New research has shown us further concrete evidence that cannabis can treat severe motor and vocal tics in those suffering from Tourette syndrome.
The latest research out of the Department of Psychiatry at Tauranga Hospital in New Zealand used Sativex, a whole plant extract of cannabis made by GW Pharmaceuticals, to see how well cannabis worked to control motor and vocal tics in one patient with Tourette syndrome.
Doctors gave the patient two controlled doses a day of Sativex (an oromucosal spray that delivers 10.8 mg of THC and 10 mg of CBD) for four weeks. The patient took a test to measure his perceived severity of the tics. They also videotaped the patient and had objective observers, that were unaware of whether the patient was under treatment of Sativex or not, measure the severity of the tics.
Both the patient and the objective observers noted a “marked improvement in the frequency and severity of motor and vocal tics post-treatment.” This study represents one of the first clinical trials, albeit very small, that has analyzed the effects of cannabis on Tourette syndrome.
Researchers have not yet discovered a cure for Tourette syndrome. The condition seems to run in families, and boys are much more commonly affected than girls. Smoking and drug consumption during pregnancy have been known to worsen the effects of Tourette syndrome. The condition typically gets better over time, and children with Tourette syndrome are more severely affected.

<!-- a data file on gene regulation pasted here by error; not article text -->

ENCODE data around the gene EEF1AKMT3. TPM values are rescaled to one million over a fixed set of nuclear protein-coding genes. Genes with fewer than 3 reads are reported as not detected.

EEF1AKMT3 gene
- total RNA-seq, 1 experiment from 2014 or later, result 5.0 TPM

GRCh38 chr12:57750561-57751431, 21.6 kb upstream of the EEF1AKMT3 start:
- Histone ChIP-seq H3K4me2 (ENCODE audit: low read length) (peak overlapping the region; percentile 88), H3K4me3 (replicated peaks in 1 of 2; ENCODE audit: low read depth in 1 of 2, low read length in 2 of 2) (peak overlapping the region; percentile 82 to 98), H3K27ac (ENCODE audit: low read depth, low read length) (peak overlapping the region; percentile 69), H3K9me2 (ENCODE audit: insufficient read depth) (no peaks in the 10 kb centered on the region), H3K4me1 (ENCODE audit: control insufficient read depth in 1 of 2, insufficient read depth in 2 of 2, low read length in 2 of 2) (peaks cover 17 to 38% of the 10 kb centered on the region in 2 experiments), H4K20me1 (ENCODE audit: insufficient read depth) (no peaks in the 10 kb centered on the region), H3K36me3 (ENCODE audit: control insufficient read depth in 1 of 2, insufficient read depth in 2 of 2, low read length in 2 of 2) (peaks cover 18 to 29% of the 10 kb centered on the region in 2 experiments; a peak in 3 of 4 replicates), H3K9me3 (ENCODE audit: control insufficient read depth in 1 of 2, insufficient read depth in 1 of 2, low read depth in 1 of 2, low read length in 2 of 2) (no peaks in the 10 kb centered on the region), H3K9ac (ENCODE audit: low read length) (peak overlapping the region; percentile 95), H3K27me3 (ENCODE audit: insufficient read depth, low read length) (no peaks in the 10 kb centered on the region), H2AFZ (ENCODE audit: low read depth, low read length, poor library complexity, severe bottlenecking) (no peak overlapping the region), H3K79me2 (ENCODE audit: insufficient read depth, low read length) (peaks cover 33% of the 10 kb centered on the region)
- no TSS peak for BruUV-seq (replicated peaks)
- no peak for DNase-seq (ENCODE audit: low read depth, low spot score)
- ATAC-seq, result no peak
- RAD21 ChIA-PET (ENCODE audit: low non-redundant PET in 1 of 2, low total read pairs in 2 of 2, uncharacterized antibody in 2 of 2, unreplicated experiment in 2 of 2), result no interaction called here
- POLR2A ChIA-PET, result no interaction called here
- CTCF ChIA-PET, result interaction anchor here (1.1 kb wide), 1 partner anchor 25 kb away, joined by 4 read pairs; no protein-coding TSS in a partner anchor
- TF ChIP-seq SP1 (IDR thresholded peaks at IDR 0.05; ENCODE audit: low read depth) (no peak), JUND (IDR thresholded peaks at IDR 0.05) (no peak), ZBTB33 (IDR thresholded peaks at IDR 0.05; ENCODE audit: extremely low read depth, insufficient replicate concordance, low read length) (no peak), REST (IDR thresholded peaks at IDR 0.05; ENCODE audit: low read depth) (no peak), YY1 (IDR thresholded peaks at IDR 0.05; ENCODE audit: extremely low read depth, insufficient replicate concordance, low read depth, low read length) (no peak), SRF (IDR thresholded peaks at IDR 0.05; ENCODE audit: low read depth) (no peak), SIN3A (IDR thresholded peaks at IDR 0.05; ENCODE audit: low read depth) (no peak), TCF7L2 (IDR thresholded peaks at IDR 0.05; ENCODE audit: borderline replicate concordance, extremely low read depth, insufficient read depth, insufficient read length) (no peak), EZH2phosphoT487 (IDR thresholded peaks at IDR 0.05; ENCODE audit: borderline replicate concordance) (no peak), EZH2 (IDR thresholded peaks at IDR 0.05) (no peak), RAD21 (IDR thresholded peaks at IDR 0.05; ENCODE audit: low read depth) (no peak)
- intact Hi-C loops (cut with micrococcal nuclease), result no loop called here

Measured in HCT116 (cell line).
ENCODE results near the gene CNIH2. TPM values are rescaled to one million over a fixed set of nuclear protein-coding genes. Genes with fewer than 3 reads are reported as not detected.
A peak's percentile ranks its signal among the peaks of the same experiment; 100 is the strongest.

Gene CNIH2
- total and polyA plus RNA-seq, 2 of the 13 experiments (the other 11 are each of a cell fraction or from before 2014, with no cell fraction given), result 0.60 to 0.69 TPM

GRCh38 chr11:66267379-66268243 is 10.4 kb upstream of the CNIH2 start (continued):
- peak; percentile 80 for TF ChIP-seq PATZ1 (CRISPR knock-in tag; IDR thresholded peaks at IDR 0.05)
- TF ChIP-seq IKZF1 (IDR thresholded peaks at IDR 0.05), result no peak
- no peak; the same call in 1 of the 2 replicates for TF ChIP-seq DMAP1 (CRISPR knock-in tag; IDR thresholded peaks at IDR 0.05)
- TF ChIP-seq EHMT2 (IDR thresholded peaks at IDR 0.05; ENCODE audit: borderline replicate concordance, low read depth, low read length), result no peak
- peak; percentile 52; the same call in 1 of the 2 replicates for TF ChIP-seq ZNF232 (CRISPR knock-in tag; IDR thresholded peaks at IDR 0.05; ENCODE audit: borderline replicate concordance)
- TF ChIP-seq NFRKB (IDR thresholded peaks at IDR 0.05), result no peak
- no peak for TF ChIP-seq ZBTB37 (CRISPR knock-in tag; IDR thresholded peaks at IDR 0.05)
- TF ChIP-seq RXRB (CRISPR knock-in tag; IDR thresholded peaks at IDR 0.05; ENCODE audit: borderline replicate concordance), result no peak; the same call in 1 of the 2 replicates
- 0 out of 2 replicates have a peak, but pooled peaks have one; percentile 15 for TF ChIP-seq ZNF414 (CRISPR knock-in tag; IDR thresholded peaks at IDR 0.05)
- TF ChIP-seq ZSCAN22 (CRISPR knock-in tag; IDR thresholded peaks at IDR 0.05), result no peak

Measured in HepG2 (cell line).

Scientists do not have a lead on the cause for Touretter syndrome either. Stress can exacerbate or even bring out the syndrome, but it cannot be attributed as a cause. However, the fact some patients notice an improvement in their symptoms after consuming cannabis could represent an important lead for scientists to investigate a cause. Cannabinoids “modulate neuronal excitability” and act as retrograde signal inhibitors. Research with cannabis on the brains of those with the condition may one day lead to an outright cure for Tourette syndrome, not just a drug that improves its symptoms.
Other anecdotal evidence exists to demonstrate that cannabis helps those suffering from Tourette syndrome. While Sativex is an expensive drug that consists of a controlled extract of cannabis from specially designed strains of cannabis, the active ingredients are very simple: roughly equal quantities of THC and CBD. Those suffering from this condition may see this new research as hope that a cure, or at least an alternative treatment, exists—even before clinical evidence gives patients the green light they may seek to treat themselves with cannabis, just as in the case with parents of children with Dravet syndrome who have sought out CBD as a treatment.
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